Inertia of a solid vertical disk about it's diameter

  • #1

Homework Statement



Derive the moment of inertia of a solid, uniform density, disk rotating about a diameter using vertical rods.
Diagram: http://i.imgur.com/TQIjz.png

Only the radius of the circle and the inertia of a thin rod is given

Homework Equations


Inertia of thin vertical rod = m*r^2
σ= area density
M= Total mass
I= inertia
dm= infinitesimal amount of mass
dI= infinitesimal amount of inertia
A= total area
R= radius of the circle



The Attempt at a Solution


This is the method given in my class. Because calculus 1 is the only prerequisite we can not use double integrals.


I of rod = m*x^2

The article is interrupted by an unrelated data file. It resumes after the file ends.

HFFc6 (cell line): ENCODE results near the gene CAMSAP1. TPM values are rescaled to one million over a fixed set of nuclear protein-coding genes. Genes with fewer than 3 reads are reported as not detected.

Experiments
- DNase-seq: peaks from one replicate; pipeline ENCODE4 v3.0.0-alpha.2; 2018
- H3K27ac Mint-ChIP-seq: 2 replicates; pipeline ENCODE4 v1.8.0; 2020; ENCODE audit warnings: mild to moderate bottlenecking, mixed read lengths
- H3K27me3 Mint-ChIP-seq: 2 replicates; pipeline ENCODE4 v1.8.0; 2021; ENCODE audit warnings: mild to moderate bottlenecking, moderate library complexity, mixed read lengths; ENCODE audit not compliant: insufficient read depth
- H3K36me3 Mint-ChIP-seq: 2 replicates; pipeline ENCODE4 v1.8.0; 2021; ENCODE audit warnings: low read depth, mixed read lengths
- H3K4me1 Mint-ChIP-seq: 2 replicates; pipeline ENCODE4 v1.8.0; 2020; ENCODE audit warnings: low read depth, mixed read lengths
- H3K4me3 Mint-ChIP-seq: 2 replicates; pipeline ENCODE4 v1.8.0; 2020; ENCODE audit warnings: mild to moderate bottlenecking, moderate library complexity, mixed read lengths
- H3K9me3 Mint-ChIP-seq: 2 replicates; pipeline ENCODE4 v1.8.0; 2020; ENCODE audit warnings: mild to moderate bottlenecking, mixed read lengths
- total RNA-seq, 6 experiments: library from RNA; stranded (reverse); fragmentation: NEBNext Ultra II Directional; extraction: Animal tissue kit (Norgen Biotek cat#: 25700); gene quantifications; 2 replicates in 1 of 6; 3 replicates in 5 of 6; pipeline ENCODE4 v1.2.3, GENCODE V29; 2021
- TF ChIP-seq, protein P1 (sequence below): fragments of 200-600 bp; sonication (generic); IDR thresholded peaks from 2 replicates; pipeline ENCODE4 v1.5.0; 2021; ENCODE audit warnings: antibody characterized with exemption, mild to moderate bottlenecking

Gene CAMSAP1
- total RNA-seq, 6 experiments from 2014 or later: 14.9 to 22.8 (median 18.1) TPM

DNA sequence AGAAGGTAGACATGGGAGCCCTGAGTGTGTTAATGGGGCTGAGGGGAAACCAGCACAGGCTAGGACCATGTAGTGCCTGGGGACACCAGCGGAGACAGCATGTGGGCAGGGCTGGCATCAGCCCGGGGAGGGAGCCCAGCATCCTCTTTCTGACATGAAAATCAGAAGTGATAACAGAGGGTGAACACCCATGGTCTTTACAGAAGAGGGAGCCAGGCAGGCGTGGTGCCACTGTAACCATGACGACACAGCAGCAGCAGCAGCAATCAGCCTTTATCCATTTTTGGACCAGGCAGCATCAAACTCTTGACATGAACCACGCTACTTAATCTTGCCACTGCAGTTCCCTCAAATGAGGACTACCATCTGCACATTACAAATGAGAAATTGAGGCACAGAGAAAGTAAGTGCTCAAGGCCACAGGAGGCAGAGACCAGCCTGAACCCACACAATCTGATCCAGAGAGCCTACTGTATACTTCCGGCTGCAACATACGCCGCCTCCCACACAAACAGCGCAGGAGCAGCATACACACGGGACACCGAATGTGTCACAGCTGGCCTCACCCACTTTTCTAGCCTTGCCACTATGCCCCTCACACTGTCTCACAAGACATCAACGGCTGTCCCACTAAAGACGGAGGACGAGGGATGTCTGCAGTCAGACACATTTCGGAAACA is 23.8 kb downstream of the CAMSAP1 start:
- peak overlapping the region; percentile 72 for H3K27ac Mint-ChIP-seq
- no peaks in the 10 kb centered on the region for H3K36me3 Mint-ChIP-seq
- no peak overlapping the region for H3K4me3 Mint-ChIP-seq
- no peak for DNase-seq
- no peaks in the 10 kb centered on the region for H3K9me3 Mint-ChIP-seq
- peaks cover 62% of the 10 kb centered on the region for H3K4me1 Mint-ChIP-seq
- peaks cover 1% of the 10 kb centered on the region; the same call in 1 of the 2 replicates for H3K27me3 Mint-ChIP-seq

dI= dm
*x^2
dm=σ*da
da= 2y*dx
σ= M/A
A=pi*R^2
σ= M/(pi*R^2)
dm=M/(pi*R^2) * 2y*dx
dI= M/(pi*R^2) * 2y*x^2 * dx


From here we have to put y in terms of x which I think must be done using the Pythagorean theorem so:
y=(R^2-x^2)^(1/2)

subbing in we get:

dI= M/(pi*R^2) * 2(R^2-x^2)^(1/2) * x^2 * dx

This is why I get stuck because I am not quite sure how to integrate that. What is should come out to be is I = 1/4 MR^2. If anyone can offer an explanation it would be very appreciated.
 

Answers and Replies

  • #2
pcm
76
0
try substituting x=Rsin(theta).
 

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